About to purchase your next phone but don’t know how to tell the difference between a mobile phone and a smartphone? This handy guide will help you weed out the ‘dumb’ phones from the high powered superphones.
The mobile phone landscape has changed dramatically over the last five years or so as the smartphone has grown to command a majority of the mobile market in many countries around the globe.
But what exactly is a smartphone and how is it different from the common mobile phone or a feature phone?
“As a rule of thumb, the best way to differentiate the three groups is to keep in mind its features and therefore, cost. If a phone just makes a phone call, sends a text message and offers very little else, it’s a mobile phone. If it offers a high-megapixel camera, enables you to edit Microsoft Office documents and photos then it’s a smartphone. And anywhere in between is probably a feature phone,” explains Nokia in a post on its Conversations blog.
How to spot a smartphone from a mobile phone:
The primary “raison d'etre” of a mobile phone (commonly referred to as a ‘dumb’ phone) is to make calls and send texts. These affordable phones may be a dying breed in some developed countries but they remain popular in places such as Africa and India due to their outstanding battery life, durable design and rock bottom (often contract-free) price.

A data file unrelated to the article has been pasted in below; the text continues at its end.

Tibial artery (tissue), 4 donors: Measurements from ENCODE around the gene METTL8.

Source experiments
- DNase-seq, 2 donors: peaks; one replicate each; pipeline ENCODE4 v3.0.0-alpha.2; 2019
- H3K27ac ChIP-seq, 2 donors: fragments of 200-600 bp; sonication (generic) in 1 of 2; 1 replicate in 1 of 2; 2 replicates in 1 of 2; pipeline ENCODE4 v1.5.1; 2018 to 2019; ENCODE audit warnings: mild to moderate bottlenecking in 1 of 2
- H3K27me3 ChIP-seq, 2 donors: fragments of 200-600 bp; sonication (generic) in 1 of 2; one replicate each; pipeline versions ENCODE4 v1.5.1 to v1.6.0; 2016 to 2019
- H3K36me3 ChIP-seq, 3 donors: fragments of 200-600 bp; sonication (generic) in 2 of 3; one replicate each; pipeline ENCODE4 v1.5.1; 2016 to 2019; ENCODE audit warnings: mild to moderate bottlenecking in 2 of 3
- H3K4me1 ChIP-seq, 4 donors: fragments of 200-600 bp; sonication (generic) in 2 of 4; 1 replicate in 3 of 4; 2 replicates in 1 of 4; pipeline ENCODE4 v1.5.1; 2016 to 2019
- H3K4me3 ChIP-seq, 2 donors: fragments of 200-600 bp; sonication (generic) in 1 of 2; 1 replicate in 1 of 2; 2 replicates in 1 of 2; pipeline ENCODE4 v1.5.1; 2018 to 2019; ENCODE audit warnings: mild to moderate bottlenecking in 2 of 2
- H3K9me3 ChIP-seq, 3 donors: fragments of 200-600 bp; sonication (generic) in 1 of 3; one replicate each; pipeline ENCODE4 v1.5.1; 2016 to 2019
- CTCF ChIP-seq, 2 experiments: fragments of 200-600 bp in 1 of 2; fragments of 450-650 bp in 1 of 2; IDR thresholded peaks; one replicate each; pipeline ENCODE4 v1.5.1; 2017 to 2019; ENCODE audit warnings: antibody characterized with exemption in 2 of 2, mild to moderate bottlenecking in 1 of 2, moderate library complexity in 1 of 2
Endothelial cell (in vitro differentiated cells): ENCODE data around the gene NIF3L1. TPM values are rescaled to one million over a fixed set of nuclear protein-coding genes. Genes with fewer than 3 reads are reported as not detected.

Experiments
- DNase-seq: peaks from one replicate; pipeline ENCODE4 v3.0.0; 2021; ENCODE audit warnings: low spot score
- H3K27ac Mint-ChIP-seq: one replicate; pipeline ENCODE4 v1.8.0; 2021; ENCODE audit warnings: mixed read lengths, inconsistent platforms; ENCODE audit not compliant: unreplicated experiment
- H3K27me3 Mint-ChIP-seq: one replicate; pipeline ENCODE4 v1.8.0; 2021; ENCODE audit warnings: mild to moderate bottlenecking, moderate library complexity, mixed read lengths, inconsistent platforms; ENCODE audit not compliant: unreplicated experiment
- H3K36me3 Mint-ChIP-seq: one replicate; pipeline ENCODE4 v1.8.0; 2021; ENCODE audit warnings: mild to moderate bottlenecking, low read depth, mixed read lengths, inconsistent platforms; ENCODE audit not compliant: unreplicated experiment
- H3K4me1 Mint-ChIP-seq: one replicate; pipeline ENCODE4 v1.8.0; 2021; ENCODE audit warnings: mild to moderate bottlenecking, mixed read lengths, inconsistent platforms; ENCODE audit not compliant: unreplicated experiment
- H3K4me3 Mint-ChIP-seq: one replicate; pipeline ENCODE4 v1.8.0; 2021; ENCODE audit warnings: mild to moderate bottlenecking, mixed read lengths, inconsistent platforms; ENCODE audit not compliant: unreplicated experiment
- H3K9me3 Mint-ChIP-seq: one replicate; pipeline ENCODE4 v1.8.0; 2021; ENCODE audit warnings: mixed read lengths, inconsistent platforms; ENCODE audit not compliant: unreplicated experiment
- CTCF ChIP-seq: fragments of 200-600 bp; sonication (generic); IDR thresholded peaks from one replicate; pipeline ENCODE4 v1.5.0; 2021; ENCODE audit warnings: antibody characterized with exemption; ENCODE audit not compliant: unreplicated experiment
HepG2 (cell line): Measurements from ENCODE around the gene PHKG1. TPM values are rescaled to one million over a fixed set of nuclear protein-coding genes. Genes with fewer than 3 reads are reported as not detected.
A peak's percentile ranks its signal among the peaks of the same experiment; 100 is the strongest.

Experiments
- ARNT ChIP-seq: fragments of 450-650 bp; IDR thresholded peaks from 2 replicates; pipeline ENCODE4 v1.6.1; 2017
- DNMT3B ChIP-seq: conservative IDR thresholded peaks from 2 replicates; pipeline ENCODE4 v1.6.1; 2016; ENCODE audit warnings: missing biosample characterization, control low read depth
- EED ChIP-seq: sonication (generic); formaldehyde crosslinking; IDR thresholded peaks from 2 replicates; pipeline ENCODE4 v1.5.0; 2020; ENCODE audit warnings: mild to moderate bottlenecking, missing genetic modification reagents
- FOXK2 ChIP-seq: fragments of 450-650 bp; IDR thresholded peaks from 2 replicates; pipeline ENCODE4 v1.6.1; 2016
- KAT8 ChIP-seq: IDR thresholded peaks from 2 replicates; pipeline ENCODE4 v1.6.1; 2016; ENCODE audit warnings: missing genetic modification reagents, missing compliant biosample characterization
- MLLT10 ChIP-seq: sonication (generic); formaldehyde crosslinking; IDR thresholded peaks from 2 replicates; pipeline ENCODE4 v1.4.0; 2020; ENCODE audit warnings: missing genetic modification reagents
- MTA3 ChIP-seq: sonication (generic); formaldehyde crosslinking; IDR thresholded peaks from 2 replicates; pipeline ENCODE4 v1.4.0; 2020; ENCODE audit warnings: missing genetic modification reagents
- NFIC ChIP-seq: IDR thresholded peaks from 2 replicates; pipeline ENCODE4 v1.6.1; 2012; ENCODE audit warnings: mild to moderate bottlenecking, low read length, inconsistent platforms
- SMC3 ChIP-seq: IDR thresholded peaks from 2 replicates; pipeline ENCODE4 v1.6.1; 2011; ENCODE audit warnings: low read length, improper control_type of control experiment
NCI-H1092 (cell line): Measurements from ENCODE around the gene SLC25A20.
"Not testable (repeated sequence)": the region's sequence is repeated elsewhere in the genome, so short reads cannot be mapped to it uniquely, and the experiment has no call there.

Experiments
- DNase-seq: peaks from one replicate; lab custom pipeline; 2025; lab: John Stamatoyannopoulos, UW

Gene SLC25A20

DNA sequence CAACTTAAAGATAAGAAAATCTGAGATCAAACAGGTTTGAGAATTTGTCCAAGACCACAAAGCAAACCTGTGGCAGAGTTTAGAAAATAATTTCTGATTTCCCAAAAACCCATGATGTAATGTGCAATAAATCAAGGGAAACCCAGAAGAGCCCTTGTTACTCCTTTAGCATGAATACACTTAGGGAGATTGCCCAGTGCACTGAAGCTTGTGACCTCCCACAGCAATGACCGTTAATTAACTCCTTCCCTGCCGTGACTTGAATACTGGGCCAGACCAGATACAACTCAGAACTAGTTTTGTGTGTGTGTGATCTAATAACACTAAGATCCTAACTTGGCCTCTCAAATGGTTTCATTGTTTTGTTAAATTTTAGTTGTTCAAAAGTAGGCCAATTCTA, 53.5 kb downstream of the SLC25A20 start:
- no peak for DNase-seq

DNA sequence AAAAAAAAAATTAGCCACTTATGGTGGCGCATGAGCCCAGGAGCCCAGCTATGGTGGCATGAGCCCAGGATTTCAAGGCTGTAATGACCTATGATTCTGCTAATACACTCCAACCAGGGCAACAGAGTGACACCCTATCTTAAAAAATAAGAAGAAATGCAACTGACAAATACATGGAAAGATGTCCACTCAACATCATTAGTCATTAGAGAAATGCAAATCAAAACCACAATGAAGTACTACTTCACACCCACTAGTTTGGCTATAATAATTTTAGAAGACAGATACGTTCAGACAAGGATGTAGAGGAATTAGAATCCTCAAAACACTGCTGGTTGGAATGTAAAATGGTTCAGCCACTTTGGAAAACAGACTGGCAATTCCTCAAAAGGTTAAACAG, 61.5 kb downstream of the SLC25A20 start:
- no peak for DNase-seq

Feature phones lay somewhere between a mobile phone and a smartphone. They are often designed around one or more stand-out features: the ability to capture high-res images, listen to music with enhanced sound quality, charge via a built-in solar panel or connect to social networks via built-in apps. As technology advances feature phones have become more and more like smartphones, with a growing set of features. You can typically purchase a feature phone for between $0 to $99 on a two-year contract.
Smartphones offer cutting edge technology and high-end computer-like features with a flashy price tag to match. A smartphone typically runs on an advanced computing platform aka a mobile operating system (common examples include Apple’s iOS, Google’s Android OS and Microsoft’s Windows Phone OS). Other typical smartphone features include internet connectivity via WiFi and 3G or 4G, a dual or quad-core processor, a range of downloadable apps, a high-res camera and built in GPS. At launch, flagship smartphones such as the Galaxy S III or the iPhone 4S can run upwards of $299 on a two-year contract.